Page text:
# In $\triangle ABC$, $AD$ $\perp$ $BC$ and $GE$ is the extended line of $DG$ where $G$ is centroid. Prove that $GD$ = $\frac{EG}{2}$

Let $$ABC$$ be a triangle and in $$\triangle ABC$$, $$AD$$ $$\perp$$ $$BC$$ and three median lines intersect at point $$G$$ where $$G$$ is the centroid of $$\triangle ABC$$. The extension of $$DG$$ intersects the circumcircle of $$\triangle ABC$$ at point $$E$$. Prove that $$GD = \frac{EG}{2}$$ I found this as an isolated problem.

## My attempt:

Nothing speciality I discovered from the diagram. I only connected segment $$AE$$ and drew $$GI$$, where $$GI$$ $$\perp$$ $$AD$$. From the above diagra, $$G$$ is the centroid. So, $$\frac{AG}{GF}$$ = $$\frac{1}{2}$$. And then from right angled triangle $$\triangle AGI$$ and $$\triangle ADF$$, We get $$AI:ID$$ = $$1:2$$ (as $$\triangle AGI$$ $$\sim$$ $$\triangle ADF$$).

Right then, if $$\triangle ADE$$ can be showed as a right angled triangle ($$\angle EAD$$ = 90$$^\circ$$) and $$\triangle ADE$$ $$\sim$$ $$\triangle GID$$, we can also likewise show that $$\frac{DG}{GE}$$ = $$\frac{1}{2}$$.

But my reverse effort went into vain. I can't anyhow show that $$\angle EAD$$ = 90$$^\circ$$. So, how to solve for that case?

Can it be solved by vector? Thanks in advance.

• The answer you accepted is deficient. – Aqua Feb 16 '19 at 0:27

What you only have to prove is that $$[CE]\parallel [AB]$$. From there it's trivial (observe the ratio $$CG:GF$$) that $$[GD]=\frac{[EG]}{2}$$

So here goes my proof for $$[CE]\parallel [AB]$$ (I guess there might be a simpler one, however...) Here $$FK$$ is the perpendicular bisector of $$[AB]$$, $$K=DE\cap FK$$ and $$I$$ is the midpoint of $$[CD]$$. Now since $$CD\parallel KF$$ $$\frac{[CD]}{[FK]}=\frac{[CG]}{[GF]}\implies [CD]=2·[FK]$$ Therefore $$[KI]\parallel [AB]$$, which implies that $$[CK]=[DK]$$.

Denote by $$O$$ the circumcenter.

Simple angle-chasing shows that $$\angle CKO=\angle OKE$$. From the congruence criterion SAS we obtain $$\Delta OKC\cong \Delta OEK\implies \angle KOC=\angle EOK$$
Thus the triangle $$\Delta OEC$$ is isosceles; the angle bisector of $$\angle EOC$$ is $$OK\perp CE$$. We can now conclude that $$CE\parallel AB$$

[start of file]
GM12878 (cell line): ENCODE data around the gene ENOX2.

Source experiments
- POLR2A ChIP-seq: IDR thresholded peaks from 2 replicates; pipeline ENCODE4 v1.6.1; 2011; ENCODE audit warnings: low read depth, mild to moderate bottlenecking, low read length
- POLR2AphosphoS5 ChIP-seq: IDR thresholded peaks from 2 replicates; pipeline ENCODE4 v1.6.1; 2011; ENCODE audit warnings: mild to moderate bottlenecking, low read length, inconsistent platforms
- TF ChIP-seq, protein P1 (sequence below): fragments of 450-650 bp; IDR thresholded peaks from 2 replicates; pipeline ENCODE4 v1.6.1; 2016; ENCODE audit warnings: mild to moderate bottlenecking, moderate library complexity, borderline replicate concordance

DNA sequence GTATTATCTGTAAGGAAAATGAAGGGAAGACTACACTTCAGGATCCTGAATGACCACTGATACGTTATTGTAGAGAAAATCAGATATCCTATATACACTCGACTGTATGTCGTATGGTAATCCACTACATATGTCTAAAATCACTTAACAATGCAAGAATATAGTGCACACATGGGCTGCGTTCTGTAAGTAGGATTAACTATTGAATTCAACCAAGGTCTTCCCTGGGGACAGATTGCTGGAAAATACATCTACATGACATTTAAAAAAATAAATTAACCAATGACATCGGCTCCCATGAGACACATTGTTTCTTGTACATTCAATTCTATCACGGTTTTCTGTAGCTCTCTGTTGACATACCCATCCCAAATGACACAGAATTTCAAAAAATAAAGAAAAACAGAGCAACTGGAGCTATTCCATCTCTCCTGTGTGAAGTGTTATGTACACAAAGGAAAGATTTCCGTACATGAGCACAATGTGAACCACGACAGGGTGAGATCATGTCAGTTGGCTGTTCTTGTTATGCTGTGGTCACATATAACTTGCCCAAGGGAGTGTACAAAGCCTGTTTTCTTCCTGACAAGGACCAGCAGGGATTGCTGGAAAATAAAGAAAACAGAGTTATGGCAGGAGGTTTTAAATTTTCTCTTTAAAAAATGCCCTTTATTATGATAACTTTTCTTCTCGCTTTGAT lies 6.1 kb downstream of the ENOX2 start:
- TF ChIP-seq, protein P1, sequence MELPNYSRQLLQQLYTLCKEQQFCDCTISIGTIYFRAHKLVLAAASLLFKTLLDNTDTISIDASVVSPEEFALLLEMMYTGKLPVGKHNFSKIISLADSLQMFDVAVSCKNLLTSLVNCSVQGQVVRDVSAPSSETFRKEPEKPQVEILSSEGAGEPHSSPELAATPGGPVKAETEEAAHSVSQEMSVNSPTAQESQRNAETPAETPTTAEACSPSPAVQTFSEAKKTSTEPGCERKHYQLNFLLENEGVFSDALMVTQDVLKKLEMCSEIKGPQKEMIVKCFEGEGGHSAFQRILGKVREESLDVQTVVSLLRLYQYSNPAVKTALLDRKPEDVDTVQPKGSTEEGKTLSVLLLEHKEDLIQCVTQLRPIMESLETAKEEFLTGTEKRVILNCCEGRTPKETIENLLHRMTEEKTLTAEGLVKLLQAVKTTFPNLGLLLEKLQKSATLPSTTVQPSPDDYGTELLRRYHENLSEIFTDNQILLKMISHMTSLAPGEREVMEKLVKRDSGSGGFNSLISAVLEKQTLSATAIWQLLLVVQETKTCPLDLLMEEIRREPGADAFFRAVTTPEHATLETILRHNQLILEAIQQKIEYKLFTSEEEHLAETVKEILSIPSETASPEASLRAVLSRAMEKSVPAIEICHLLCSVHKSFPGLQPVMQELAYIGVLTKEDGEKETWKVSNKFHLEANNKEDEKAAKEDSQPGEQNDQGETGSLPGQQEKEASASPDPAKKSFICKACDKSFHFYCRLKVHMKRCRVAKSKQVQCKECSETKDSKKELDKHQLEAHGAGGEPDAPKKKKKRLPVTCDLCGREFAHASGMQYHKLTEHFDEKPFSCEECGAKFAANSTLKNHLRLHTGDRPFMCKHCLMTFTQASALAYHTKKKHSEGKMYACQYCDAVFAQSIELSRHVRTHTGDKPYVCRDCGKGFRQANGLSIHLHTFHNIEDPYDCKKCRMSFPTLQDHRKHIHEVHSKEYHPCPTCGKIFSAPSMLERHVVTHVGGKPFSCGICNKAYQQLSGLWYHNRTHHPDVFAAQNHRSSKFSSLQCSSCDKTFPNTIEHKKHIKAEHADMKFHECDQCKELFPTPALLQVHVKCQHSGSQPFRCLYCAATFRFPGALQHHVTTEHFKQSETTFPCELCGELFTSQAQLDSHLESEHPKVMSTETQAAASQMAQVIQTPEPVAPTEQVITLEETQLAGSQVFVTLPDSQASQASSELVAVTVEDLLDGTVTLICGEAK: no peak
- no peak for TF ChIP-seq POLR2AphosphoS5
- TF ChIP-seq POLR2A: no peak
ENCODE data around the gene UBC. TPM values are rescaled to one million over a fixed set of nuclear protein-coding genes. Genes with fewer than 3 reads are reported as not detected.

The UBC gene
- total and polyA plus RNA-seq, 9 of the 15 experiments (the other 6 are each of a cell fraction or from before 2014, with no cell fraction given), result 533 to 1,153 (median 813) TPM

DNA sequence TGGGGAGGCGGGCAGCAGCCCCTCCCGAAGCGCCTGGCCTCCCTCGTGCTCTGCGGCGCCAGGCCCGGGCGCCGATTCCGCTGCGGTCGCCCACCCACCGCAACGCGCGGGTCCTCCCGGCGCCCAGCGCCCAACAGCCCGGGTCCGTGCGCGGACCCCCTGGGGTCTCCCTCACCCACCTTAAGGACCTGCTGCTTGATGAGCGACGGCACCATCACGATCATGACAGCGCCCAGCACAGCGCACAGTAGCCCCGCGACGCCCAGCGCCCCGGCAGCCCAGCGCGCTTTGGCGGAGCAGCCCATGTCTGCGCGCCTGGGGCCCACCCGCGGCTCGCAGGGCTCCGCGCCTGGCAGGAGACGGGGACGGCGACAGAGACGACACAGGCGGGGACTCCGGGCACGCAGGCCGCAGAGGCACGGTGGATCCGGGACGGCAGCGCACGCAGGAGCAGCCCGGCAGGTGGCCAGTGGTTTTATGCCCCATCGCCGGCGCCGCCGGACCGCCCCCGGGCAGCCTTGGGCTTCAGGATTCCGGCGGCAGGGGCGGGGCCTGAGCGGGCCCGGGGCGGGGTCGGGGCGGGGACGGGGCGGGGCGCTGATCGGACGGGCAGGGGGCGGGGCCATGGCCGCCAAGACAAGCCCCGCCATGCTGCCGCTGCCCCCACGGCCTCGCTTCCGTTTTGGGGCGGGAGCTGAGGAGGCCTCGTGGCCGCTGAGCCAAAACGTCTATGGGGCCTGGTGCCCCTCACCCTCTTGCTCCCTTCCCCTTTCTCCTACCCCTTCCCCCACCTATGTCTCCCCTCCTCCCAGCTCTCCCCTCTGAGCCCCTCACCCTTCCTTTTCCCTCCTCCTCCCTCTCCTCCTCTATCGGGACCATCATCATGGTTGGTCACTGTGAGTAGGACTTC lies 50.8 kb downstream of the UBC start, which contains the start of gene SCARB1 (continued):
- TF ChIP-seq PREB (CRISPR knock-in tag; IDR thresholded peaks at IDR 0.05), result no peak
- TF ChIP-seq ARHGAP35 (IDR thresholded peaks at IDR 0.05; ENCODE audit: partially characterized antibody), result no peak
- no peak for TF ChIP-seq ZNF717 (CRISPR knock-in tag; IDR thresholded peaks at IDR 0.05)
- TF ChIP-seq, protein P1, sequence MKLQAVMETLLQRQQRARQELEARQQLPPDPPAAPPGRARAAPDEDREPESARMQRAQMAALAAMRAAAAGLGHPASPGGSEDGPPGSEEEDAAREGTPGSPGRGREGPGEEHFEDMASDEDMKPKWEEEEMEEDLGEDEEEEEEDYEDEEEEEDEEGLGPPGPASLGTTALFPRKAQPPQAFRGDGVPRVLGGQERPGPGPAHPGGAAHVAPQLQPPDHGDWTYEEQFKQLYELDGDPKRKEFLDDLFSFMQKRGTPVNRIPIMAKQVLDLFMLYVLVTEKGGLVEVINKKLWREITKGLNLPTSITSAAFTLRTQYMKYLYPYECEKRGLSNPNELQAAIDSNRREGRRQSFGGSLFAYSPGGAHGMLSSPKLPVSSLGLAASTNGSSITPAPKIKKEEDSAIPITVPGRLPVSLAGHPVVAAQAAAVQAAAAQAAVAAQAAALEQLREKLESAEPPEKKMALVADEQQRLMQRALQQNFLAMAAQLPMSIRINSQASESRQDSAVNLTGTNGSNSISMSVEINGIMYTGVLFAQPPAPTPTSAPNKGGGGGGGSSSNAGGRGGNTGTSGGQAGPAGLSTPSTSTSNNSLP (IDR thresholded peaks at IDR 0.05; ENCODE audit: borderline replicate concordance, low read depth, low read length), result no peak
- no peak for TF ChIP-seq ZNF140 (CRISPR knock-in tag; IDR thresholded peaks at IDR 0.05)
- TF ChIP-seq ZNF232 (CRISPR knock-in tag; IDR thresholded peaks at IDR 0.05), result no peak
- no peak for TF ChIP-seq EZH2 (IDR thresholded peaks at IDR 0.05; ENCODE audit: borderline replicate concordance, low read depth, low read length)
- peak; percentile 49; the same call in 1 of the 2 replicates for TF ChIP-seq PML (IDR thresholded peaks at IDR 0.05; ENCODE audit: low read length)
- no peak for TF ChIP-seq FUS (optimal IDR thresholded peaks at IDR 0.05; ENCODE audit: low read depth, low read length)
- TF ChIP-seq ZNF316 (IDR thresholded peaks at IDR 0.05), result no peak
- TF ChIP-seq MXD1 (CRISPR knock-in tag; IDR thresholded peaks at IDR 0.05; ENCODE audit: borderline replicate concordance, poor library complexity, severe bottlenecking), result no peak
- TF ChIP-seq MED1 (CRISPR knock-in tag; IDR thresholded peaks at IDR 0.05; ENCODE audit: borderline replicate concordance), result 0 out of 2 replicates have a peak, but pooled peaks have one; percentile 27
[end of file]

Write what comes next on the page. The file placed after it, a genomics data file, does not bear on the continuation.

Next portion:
• @Doctor I didn't understand a fact. How can point $I$ be the midpoint $CD$? If you please explain that, it will be too much better for me. – Anirban Niloy Feb 15 '19 at 17:16
• It's not a conclusion but the designation. It's just like saying 'I will denote with $I$ the midpoint of $[CD]$ – Dr. Mathva Feb 15 '19 at 17:22
• And sorry for changing the letters of the vertices. I noticed that when the answer was finish... – Dr. Mathva Feb 15 '19 at 17:23
• No problem. Main fact is that I understood the total process. I have to say you tnx cordially for a commendable approach. And there is no reason for being sorry. – Anirban Niloy Feb 15 '19 at 17:26
• Why is that: $[KE]$ is the reflection of $[CK]$ over $KF$? This is true if $AB||CE$ but that is the essence of the prove. – Aqua Feb 16 '19 at 0:22

Before solving the problem, let's put ourselves in this situation (see attached image) If $$HD=DJ, HG = 2(GO)$$ and $$JO=OI$$ then you have to necessarily $$J, O$$ and $$I$$ are collinear.

A simple test is by contradiction. Suppose they are not collinear, so let's place $$L$$ in $$HO$$ such that $$DL // JO$$ then we would have $$HL = 3a$$, $$LG = a$$ and $$GO = 2a$$ ($$a$$ is a constant), in addition $$DL = 2 (JO) = 2 (OI)$$. With all this, we would have that $$DL // OI$$ (the triangles $$DLG$$ and $$GOI$$ are similar). Let's call $$\theta = \angle JOL$$, then $$\angle DLH = \theta$$ and $$\angle DLO = \angle LOI = 180 - \theta$$, therefore $$J,O,I$$ are collinear.

In the problem, let's call $$H$$ the orthocenter of the triangle $$ABC$$ and $$O$$ to its circumcenter. It is known that $$H,G,O$$ are collinear and $$HG = 2GO$$. Now let $$J$$ be the intersection of the extension of $$AH$$ with the circumscribed circumference, so it is easy to see that $$HD = DJ$$. Finally, we would have by the initial observation that necessarily J, O, I are collinear. Then $$G$$ is the centroid of the triangle $$HIJ$$ and $$GI=2DG$$.

Sorry for having changed the letter $$E$$ for the $$I$$, I hope it is understood in the same way

Let $$E'$$ be such that $$ABCE'$$ is isosceles trapezoid ($$AB = CE'$$).

Then $$E'$$ is on circle through $$A,B,C$$. Let $$DE'$$ meet $$AF$$ at $$G'$$.

Since triangle $$DFG'\sim E'AG'$$ and $$AE' = 2DF$$ we have $${AG'\over G'F} = {E'G'\over G'D} = {2\over 1}$$ so $$G'=G$$ and $$E'=E$$ and the claim is proved.

• You provided me with an efficient solution. But without diagram, my brain doesn't work. Moreover, my desired condition that I have asked for is to show the $CE$ $\parallel$ $AB$. Any idea? Then please add that to your post if Dr. Mathva has done mistake. – Anirban Niloy Feb 16 '19 at 3:25
• I thought you accept my answer? – Aqua Feb 24 '19 at 10:38